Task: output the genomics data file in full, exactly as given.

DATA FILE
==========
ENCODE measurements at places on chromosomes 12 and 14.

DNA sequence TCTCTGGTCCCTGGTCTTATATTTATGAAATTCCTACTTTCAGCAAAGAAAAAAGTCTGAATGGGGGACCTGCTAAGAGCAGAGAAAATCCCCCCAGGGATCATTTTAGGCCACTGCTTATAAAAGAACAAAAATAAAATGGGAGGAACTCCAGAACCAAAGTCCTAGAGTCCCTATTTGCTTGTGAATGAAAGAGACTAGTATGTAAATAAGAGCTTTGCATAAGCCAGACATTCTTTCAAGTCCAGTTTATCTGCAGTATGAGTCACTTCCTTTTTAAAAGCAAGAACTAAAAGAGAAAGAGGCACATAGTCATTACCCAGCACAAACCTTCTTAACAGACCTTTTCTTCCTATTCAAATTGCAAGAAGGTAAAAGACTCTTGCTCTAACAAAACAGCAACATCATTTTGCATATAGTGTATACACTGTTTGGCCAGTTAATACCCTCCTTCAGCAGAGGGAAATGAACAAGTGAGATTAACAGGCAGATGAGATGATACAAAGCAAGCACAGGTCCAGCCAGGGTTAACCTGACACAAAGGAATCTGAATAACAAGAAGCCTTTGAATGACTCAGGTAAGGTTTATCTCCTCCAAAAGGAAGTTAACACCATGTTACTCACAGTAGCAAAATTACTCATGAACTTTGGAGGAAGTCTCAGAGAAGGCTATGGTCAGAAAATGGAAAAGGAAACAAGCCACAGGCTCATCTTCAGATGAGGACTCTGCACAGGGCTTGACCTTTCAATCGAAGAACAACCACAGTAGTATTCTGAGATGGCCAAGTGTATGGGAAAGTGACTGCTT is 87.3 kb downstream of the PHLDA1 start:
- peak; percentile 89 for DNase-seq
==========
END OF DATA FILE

ENCODE measurements at places on chromosomes 12 and 14.

DNA sequence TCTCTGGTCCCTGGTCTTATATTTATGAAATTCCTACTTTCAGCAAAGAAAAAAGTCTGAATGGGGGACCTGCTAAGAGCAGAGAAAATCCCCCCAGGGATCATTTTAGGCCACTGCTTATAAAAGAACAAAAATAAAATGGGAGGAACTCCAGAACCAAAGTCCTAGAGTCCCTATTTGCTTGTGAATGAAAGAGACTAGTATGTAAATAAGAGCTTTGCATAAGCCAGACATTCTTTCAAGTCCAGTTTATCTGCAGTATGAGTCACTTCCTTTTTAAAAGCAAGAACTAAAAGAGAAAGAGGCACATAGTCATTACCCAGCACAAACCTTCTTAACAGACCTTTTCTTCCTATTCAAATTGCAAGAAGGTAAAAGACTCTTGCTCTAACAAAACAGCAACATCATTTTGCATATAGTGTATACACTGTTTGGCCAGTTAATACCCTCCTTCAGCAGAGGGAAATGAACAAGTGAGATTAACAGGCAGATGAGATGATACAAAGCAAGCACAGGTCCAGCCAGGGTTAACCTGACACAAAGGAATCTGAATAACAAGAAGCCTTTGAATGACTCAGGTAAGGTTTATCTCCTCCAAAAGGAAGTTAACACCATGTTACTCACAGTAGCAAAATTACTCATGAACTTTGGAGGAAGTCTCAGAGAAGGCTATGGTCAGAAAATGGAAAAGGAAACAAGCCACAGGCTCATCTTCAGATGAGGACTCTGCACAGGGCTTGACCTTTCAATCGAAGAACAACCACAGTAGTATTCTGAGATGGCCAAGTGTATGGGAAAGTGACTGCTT is 87.3 kb downstream of the PHLDA1 start:
- peak; percentile 89 for DNase-seq